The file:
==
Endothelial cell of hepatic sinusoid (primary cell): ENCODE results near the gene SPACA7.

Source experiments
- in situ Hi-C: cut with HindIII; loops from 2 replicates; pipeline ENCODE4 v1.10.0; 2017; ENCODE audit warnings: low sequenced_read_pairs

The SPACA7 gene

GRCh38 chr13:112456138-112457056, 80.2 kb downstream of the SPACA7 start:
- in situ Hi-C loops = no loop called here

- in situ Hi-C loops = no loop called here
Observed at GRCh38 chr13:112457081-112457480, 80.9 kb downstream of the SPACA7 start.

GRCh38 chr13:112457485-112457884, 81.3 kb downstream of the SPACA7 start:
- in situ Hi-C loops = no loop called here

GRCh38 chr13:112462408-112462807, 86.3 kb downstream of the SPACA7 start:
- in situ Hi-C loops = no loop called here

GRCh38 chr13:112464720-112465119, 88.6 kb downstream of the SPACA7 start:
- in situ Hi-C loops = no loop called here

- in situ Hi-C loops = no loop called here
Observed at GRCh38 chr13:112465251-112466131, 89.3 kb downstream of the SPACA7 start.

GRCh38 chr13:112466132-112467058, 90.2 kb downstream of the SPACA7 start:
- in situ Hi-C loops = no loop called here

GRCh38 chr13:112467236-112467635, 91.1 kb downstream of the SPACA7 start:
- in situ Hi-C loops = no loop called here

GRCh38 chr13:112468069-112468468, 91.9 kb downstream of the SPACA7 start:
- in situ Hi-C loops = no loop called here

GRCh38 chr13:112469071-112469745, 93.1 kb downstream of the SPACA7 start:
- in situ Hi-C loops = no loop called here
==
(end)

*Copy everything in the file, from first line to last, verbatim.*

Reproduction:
Endothelial cell of hepatic sinusoid (primary cell): ENCODE results near the gene SPACA7.

Source experiments
- in situ Hi-C: cut with HindIII; loops from 2 replicates; pipeline ENCODE4 v1.10.0; 2017; ENCODE audit warnings: low sequenced_read_pairs

The SPACA7 gene

GRCh38 chr13:112456138-112457056, 80.2 kb downstream of the SPACA7 start:
- in situ Hi-C loops = no loop called here

- in situ Hi-C loops = no loop called here
Observed at GRCh38 chr13:112457081-112457480, 80.9 kb downstream of the SPACA7 start.

GRCh38 chr13:112457485-112457884, 81.3 kb downstream of the SPACA7 start:
- in situ Hi-C loops = no loop called here

GRCh38 chr13:112462408-112462807, 86.3 kb downstream of the SPACA7 start:
- in situ Hi-C loops = no loop called here

GRCh38 chr13:112464720-112465119, 88.6 kb downstream of the SPACA7 start:
- in situ Hi-C loops = no loop called here

- in situ Hi-C loops = no loop called here
Observed at GRCh38 chr13:112465251-112466131, 89.3 kb downstream of the SPACA7 start.

GRCh38 chr13:112466132-112467058, 90.2 kb downstream of the SPACA7 start:
- in situ Hi-C loops = no loop called here

GRCh38 chr13:112467236-112467635, 91.1 kb downstream of the SPACA7 start:
- in situ Hi-C loops = no loop called here

GRCh38 chr13:112468069-112468468, 91.9 kb downstream of the SPACA7 start:
- in situ Hi-C loops = no loop called here

GRCh38 chr13:112469071-112469745, 93.1 kb downstream of the SPACA7 start:
- in situ Hi-C loops = no loop called here